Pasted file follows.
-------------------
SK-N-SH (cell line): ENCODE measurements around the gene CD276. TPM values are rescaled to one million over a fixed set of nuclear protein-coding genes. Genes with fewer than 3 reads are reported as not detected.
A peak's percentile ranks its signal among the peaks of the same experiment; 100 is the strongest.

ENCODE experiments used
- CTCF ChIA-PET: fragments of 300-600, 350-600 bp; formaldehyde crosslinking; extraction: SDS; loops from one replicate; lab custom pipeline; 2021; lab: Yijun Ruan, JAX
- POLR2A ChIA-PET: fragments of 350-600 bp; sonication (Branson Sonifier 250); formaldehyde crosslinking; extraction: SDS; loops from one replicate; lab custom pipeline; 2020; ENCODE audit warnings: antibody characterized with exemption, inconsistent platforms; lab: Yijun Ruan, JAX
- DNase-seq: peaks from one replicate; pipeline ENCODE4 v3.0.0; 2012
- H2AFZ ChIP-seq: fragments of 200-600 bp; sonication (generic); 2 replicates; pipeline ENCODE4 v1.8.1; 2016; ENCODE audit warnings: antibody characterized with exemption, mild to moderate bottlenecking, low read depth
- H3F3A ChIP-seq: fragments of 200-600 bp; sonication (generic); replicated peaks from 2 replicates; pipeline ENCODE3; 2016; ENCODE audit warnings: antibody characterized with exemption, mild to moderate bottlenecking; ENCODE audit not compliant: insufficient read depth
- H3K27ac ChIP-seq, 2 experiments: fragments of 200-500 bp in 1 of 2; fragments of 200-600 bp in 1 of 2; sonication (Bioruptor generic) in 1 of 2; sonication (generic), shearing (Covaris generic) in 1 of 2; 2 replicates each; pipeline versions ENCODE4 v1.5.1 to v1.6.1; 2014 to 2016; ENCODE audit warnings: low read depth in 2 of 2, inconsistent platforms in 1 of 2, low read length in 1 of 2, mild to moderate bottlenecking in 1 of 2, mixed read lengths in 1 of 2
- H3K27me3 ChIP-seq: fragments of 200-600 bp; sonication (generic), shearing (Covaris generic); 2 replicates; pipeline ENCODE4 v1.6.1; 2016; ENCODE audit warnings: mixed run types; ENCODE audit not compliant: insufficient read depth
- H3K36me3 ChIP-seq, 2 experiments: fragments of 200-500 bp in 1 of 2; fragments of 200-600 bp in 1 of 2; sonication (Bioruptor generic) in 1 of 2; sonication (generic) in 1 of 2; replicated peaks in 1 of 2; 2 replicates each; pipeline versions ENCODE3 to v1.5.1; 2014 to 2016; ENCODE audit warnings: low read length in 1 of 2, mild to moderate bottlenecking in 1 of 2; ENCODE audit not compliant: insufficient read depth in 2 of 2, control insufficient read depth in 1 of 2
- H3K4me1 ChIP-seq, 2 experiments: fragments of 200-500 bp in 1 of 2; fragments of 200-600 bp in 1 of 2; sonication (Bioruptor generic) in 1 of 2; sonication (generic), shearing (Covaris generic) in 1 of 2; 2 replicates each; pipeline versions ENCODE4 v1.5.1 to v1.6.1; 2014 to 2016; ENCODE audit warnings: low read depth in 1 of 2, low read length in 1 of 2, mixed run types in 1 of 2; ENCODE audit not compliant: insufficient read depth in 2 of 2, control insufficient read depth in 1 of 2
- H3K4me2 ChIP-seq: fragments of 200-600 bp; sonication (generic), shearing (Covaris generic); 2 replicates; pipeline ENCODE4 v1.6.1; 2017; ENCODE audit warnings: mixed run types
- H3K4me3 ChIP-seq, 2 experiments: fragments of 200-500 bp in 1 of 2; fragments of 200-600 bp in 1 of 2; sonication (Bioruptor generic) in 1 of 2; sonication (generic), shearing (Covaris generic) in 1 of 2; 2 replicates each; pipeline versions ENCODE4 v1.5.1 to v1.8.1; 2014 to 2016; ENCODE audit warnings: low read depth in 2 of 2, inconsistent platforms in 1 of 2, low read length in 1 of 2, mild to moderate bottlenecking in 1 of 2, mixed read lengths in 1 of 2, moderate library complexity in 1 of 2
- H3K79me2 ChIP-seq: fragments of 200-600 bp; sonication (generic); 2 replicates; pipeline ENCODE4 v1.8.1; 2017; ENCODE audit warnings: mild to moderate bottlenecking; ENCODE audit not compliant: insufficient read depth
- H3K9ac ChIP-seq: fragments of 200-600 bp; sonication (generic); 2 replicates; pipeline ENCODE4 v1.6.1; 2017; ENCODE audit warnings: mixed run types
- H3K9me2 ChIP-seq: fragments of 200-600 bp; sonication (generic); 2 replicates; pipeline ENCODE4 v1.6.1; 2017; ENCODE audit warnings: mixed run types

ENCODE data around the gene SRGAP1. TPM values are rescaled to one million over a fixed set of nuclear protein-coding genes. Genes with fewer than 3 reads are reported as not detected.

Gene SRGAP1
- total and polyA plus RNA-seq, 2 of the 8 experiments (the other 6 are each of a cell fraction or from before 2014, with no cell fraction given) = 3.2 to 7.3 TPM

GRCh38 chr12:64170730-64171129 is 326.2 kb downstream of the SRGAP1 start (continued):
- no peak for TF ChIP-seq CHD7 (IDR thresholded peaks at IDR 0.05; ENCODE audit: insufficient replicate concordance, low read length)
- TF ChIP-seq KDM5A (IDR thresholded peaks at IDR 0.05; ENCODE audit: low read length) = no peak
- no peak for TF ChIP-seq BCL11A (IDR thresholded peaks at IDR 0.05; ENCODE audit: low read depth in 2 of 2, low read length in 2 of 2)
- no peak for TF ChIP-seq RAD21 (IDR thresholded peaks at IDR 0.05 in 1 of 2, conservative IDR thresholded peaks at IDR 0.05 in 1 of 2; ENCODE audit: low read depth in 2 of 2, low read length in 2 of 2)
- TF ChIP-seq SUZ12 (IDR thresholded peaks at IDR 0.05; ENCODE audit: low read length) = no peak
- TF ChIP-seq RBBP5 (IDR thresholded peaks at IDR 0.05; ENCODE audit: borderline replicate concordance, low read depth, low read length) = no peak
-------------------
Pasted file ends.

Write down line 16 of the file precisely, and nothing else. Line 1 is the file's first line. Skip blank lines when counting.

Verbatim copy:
- H3K9ac ChIP-seq: fragments of 200-600 bp; sonication (generic); 2 replicates; pipeline ENCODE4 v1.6.1; 2017; ENCODE audit warnings: mixed run types